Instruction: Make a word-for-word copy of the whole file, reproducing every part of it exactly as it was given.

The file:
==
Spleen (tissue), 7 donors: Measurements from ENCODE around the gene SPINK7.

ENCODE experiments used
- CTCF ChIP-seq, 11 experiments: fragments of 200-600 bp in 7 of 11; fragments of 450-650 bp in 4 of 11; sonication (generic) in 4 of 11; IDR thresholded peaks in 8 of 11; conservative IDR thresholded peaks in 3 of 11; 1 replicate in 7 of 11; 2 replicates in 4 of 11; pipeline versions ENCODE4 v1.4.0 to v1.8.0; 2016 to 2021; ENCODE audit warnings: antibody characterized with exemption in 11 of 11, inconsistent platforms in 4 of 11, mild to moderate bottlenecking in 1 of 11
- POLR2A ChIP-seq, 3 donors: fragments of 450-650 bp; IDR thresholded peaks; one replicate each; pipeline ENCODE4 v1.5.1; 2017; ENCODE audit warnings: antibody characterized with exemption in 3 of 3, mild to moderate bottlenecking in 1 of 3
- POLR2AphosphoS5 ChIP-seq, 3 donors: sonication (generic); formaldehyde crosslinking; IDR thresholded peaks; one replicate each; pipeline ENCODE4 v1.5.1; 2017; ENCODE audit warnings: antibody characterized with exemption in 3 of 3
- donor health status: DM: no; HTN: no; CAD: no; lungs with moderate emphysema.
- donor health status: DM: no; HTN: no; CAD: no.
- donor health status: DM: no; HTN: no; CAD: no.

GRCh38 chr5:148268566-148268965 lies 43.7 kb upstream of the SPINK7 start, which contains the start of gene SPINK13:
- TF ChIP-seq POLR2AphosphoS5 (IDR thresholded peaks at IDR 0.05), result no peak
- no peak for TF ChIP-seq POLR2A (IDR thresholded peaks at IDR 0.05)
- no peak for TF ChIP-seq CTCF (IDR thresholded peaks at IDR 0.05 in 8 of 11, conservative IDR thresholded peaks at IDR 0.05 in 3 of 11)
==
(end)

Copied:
Spleen (tissue), 7 donors: Measurements from ENCODE around the gene SPINK7.

ENCODE experiments used
- CTCF ChIP-seq, 11 experiments: fragments of 200-600 bp in 7 of 11; fragments of 450-650 bp in 4 of 11; sonication (generic) in 4 of 11; IDR thresholded peaks in 8 of 11; conservative IDR thresholded peaks in 3 of 11; 1 replicate in 7 of 11; 2 replicates in 4 of 11; pipeline versions ENCODE4 v1.4.0 to v1.8.0; 2016 to 2021; ENCODE audit warnings: antibody characterized with exemption in 11 of 11, inconsistent platforms in 4 of 11, mild to moderate bottlenecking in 1 of 11
- POLR2A ChIP-seq, 3 donors: fragments of 450-650 bp; IDR thresholded peaks; one replicate each; pipeline ENCODE4 v1.5.1; 2017; ENCODE audit warnings: antibody characterized with exemption in 3 of 3, mild to moderate bottlenecking in 1 of 3
- POLR2AphosphoS5 ChIP-seq, 3 donors: sonication (generic); formaldehyde crosslinking; IDR thresholded peaks; one replicate each; pipeline ENCODE4 v1.5.1; 2017; ENCODE audit warnings: antibody characterized with exemption in 3 of 3
- donor health status: DM: no; HTN: no; CAD: no; lungs with moderate emphysema.
- donor health status: DM: no; HTN: no; CAD: no.
- donor health status: DM: no; HTN: no; CAD: no.

GRCh38 chr5:148268566-148268965 lies 43.7 kb upstream of the SPINK7 start, which contains the start of gene SPINK13:
- TF ChIP-seq POLR2AphosphoS5 (IDR thresholded peaks at IDR 0.05), result no peak
- no peak for TF ChIP-seq POLR2A (IDR thresholded peaks at IDR 0.05)
- no peak for TF ChIP-seq CTCF (IDR thresholded peaks at IDR 0.05 in 8 of 11, conservative IDR thresholded peaks at IDR 0.05 in 3 of 11)